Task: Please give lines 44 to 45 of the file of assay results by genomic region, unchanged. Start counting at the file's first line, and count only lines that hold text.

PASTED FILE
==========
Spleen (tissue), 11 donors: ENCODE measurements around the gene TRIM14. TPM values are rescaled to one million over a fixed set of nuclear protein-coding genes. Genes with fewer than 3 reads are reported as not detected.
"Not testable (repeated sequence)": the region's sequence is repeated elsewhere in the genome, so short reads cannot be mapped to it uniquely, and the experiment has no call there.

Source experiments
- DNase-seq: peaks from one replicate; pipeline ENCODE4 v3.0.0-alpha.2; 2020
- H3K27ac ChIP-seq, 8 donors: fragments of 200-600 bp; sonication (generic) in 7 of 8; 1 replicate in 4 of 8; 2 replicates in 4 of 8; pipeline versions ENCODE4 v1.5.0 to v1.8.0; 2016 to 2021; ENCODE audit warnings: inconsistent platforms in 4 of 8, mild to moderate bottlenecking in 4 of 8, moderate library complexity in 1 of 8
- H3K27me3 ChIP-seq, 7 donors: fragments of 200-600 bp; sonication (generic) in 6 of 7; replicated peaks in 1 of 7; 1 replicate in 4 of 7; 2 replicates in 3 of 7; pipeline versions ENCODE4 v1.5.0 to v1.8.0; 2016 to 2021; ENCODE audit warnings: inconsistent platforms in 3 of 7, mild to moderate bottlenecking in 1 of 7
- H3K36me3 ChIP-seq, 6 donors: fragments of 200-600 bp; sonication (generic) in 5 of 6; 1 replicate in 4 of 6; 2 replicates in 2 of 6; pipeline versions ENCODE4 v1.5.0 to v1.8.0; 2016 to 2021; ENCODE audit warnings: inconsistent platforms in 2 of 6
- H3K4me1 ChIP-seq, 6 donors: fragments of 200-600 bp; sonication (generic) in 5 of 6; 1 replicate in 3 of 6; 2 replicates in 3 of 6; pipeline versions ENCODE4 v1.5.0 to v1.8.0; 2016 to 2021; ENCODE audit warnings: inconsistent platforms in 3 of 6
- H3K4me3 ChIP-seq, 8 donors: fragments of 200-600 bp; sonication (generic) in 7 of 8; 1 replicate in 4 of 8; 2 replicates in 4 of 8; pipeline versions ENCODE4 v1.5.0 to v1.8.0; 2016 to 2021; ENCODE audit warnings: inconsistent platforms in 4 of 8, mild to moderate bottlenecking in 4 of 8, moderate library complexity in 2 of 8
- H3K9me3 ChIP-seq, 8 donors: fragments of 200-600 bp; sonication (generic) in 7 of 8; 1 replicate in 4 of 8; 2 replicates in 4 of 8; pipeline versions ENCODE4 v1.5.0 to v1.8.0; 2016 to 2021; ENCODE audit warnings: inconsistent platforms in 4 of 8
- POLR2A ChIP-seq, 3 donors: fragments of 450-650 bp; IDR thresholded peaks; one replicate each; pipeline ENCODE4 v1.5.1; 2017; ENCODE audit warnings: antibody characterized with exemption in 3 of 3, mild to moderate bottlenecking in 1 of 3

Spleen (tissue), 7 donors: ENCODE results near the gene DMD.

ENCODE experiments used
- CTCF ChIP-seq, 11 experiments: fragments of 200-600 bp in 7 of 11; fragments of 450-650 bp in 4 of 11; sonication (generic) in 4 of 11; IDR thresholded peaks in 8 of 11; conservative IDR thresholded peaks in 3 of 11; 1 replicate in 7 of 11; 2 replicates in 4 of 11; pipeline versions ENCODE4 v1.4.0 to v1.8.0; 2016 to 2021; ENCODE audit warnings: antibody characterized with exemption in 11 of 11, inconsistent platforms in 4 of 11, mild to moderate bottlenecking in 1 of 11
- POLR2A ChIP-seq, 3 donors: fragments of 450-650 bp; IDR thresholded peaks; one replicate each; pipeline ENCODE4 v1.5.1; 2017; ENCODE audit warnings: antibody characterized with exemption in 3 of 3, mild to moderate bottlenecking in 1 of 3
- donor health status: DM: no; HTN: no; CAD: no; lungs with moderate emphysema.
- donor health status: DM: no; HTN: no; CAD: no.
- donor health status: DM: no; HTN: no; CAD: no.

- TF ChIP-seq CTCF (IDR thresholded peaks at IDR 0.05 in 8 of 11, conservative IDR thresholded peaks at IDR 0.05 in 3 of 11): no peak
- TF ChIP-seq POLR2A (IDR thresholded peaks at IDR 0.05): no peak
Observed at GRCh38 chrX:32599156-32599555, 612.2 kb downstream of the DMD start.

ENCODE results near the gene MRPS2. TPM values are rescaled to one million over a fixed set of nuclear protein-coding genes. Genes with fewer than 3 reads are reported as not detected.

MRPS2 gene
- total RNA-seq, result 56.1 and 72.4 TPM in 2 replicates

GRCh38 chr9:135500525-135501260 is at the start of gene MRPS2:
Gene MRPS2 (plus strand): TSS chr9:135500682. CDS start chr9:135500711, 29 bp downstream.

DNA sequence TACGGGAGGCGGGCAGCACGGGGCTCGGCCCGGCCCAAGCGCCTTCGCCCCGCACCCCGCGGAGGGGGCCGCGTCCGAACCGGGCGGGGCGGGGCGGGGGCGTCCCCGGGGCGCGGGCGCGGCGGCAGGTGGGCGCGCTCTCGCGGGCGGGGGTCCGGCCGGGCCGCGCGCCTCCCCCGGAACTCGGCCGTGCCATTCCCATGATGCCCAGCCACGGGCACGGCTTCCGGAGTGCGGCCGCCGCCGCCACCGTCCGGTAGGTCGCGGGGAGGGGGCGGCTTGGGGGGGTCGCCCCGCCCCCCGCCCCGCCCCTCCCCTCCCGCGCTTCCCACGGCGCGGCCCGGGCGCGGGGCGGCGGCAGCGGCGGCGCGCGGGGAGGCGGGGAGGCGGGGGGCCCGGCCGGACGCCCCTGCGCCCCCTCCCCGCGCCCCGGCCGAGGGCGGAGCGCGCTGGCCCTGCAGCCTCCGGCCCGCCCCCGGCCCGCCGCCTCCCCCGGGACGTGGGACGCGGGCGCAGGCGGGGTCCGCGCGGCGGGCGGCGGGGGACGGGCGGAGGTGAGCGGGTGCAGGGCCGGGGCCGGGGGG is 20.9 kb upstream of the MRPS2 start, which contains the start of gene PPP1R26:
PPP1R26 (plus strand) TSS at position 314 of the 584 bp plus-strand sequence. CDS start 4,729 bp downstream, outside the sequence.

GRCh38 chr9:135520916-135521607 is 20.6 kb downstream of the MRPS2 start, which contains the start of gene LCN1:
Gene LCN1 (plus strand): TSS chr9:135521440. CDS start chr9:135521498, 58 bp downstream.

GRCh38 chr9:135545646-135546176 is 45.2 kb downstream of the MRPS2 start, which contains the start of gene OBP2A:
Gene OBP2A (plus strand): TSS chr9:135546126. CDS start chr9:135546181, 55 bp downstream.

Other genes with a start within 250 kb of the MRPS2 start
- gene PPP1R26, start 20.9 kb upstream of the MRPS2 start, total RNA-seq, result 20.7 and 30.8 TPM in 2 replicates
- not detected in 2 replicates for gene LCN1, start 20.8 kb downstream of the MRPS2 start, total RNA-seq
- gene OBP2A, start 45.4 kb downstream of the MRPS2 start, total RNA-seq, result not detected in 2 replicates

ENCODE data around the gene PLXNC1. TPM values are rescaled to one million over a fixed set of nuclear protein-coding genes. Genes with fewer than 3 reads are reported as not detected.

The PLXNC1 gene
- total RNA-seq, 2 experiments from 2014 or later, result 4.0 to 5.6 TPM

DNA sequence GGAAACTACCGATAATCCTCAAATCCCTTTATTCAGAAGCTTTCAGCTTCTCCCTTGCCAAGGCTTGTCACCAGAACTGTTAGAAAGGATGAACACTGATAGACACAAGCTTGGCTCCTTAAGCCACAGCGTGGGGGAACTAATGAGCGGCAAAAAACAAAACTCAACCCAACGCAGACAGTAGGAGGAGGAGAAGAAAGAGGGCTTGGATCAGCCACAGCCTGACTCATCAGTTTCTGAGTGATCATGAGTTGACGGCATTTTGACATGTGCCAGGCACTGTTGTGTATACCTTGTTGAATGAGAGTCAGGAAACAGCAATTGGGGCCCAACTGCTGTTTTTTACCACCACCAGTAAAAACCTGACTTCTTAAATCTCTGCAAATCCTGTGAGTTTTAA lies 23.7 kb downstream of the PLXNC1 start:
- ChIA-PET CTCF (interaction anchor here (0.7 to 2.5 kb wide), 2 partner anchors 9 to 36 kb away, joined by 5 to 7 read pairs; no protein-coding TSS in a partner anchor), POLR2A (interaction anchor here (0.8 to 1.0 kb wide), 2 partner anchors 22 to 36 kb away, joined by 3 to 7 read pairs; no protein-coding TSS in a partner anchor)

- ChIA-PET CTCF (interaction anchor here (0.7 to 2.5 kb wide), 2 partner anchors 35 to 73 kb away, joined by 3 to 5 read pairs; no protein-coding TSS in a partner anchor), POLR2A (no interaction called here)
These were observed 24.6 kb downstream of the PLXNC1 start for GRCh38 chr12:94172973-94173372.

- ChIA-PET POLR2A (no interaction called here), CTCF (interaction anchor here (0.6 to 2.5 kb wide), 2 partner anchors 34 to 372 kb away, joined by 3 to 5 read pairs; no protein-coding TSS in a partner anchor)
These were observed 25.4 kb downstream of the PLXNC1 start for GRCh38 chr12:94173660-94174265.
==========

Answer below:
- ChIA-PET POLR2A (no interaction called here), CTCF (interaction anchor here (0.6 to 2.5 kb wide), 2 partner anchors 34 to 372 kb away, joined by 3 to 5 read pairs; no protein-coding TSS in a partner anchor)
These were observed 25.4 kb downstream of the PLXNC1 start for GRCh38 chr12:94173660-94174265.